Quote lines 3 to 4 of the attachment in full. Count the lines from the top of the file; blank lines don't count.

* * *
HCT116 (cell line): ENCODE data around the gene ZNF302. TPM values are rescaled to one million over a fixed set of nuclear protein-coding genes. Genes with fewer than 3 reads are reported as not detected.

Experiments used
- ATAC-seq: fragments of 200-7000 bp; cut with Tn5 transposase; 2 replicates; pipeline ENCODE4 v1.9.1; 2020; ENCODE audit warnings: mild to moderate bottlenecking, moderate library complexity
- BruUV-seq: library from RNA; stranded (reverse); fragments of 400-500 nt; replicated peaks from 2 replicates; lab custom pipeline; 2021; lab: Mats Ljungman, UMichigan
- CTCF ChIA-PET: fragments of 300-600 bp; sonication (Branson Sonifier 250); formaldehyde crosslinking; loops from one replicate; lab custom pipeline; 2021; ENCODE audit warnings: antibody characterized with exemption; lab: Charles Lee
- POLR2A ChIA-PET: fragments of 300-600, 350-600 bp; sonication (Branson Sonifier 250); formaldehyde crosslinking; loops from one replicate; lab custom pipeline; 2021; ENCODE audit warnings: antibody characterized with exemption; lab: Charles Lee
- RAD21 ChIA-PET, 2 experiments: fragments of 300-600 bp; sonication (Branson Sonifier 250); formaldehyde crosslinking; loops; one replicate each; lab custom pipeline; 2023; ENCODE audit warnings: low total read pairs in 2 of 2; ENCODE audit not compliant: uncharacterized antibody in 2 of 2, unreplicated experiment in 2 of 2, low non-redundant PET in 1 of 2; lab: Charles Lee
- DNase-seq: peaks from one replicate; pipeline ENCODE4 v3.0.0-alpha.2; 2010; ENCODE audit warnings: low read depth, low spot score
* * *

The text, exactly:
- ATAC-seq: fragments of 200-7000 bp; cut with Tn5 transposase; 2 replicates; pipeline ENCODE4 v1.9.1; 2020; ENCODE audit warnings: mild to moderate bottlenecking, moderate library complexity
- BruUV-seq: library from RNA; stranded (reverse); fragments of 400-500 nt; replicated peaks from 2 replicates; lab custom pipeline; 2021; lab: Mats Ljungman, UMichigan